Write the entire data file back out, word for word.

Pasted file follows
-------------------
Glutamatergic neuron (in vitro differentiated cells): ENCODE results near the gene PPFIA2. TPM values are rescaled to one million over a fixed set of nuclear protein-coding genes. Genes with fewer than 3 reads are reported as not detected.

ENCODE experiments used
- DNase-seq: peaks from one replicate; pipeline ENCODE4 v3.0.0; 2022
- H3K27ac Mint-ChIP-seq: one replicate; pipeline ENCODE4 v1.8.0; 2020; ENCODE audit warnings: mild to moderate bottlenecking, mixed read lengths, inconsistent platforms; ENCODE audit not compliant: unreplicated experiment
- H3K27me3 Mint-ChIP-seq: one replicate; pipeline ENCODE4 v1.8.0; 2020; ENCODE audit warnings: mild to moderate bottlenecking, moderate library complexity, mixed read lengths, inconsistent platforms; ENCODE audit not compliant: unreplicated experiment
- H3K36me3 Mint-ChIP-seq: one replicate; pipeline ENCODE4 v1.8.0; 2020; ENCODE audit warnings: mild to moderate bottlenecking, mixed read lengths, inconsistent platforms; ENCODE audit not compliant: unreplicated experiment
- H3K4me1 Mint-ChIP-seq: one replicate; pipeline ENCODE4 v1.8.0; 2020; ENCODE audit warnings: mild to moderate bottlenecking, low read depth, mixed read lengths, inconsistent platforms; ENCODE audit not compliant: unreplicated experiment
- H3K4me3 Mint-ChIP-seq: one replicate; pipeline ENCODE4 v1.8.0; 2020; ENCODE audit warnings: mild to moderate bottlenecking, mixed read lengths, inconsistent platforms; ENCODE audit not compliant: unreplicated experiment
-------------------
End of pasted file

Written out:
Glutamatergic neuron (in vitro differentiated cells): ENCODE results near the gene PPFIA2. TPM values are rescaled to one million over a fixed set of nuclear protein-coding genes. Genes with fewer than 3 reads are reported as not detected.

ENCODE experiments used
- DNase-seq: peaks from one replicate; pipeline ENCODE4 v3.0.0; 2022
- H3K27ac Mint-ChIP-seq: one replicate; pipeline ENCODE4 v1.8.0; 2020; ENCODE audit warnings: mild to moderate bottlenecking, mixed read lengths, inconsistent platforms; ENCODE audit not compliant: unreplicated experiment
- H3K27me3 Mint-ChIP-seq: one replicate; pipeline ENCODE4 v1.8.0; 2020; ENCODE audit warnings: mild to moderate bottlenecking, moderate library complexity, mixed read lengths, inconsistent platforms; ENCODE audit not compliant: unreplicated experiment
- H3K36me3 Mint-ChIP-seq: one replicate; pipeline ENCODE4 v1.8.0; 2020; ENCODE audit warnings: mild to moderate bottlenecking, mixed read lengths, inconsistent platforms; ENCODE audit not compliant: unreplicated experiment
- H3K4me1 Mint-ChIP-seq: one replicate; pipeline ENCODE4 v1.8.0; 2020; ENCODE audit warnings: mild to moderate bottlenecking, low read depth, mixed read lengths, inconsistent platforms; ENCODE audit not compliant: unreplicated experiment
- H3K4me3 Mint-ChIP-seq: one replicate; pipeline ENCODE4 v1.8.0; 2020; ENCODE audit warnings: mild to moderate bottlenecking, mixed read lengths, inconsistent platforms; ENCODE audit not compliant: unreplicated experiment